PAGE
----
Now is a fair time to question how much civil liberties will matter in the growing absence of survival.
Although a difficult pill to swallow for the United States, perhaps the most pragmatic and realistic approach is to allow states to dictate their own domestic politics unimpeded.
Russia does not possess enough latent power to seek military entanglement, but it might not have to if the U.S. and China were to fight a long and costly war. Russia would be thrilled with a conflict that saps the strengths of both its largest competitors.
If the UN Security Council is going to play the role that it plays today, it must realize that the Cold War is over. Its top priority should be working to eliminate the systematic reinforcement of global poverty.
Interventionists, of course, will inflate the threat to the liberal world order posed by restraint advocates in order to maintain a consolidated establishment in the face of a cumulative intellectual opponent.
Their decisions might transform relations between the US and countries where many of the US’s undocumented immigrants tend to come from. For those interested in immigration and American foreign politics, Chris Magnus and Ed Gonzalez are men to keep an eye on.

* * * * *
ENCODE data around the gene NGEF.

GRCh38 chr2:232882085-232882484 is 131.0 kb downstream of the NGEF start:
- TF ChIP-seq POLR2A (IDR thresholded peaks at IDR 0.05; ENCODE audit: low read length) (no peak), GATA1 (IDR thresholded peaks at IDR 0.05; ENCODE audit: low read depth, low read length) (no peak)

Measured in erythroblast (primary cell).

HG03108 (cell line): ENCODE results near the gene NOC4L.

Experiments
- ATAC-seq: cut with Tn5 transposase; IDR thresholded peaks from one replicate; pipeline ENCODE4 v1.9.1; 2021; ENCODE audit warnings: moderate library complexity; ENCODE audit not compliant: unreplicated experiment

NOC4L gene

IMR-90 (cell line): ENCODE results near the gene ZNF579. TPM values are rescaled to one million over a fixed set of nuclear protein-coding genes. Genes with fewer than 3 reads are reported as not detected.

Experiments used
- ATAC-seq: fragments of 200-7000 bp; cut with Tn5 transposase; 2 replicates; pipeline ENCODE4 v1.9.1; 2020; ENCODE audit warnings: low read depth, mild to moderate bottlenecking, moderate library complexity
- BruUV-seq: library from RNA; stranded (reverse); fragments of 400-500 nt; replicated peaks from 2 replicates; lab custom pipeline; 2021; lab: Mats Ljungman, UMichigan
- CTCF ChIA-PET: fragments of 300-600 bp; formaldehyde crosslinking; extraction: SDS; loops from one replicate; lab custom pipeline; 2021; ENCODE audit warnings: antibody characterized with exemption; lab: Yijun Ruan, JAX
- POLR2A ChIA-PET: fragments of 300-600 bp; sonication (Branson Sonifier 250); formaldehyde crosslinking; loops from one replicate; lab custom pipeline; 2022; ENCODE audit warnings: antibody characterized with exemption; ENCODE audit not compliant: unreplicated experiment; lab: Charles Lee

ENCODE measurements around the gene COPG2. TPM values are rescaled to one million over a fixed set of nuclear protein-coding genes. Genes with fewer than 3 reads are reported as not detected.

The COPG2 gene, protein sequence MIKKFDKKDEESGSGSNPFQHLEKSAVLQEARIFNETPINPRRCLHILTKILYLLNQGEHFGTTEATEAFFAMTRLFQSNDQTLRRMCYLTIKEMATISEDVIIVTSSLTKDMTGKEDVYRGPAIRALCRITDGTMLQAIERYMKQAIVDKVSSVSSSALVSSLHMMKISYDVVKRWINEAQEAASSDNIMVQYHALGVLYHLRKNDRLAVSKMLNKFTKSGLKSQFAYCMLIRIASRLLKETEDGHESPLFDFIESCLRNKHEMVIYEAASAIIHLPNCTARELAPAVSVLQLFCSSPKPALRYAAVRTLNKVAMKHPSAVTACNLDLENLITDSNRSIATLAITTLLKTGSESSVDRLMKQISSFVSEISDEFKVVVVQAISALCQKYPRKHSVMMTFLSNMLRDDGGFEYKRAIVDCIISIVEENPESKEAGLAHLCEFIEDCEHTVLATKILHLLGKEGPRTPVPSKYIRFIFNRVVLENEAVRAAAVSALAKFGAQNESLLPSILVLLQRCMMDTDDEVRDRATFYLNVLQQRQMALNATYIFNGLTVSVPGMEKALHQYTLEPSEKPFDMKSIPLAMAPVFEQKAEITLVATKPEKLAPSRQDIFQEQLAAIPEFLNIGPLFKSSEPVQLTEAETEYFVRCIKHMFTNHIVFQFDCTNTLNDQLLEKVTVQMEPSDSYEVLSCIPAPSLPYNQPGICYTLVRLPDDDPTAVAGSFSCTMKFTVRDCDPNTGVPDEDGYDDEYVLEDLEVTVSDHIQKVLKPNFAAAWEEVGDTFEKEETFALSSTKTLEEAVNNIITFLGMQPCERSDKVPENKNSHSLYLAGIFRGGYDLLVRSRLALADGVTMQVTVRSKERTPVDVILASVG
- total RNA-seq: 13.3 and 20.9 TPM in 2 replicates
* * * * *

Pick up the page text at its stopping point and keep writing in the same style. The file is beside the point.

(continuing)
The anecdote to this current ‘crackpot era’ is actual realism and restraint when it comes to China. This means not succumbing to the belief that this competition is a zero-sum contest that will determine the fate of liberalism or falling for romantic Orientalist narratives that situate China-US competition in a grand arc of history.
It is in America’s interest to reject both Trump’s hot-headed bombasts and Biden’s stone-cold ignorance. The only foreign policy that is ‘just right’ for America is one of restraint.
Regardless of NATO’s treaty obligations, there is no strategic value in fighting a war on Russia’s border to defend three countries that contribute virtually nothing to U.S. national security.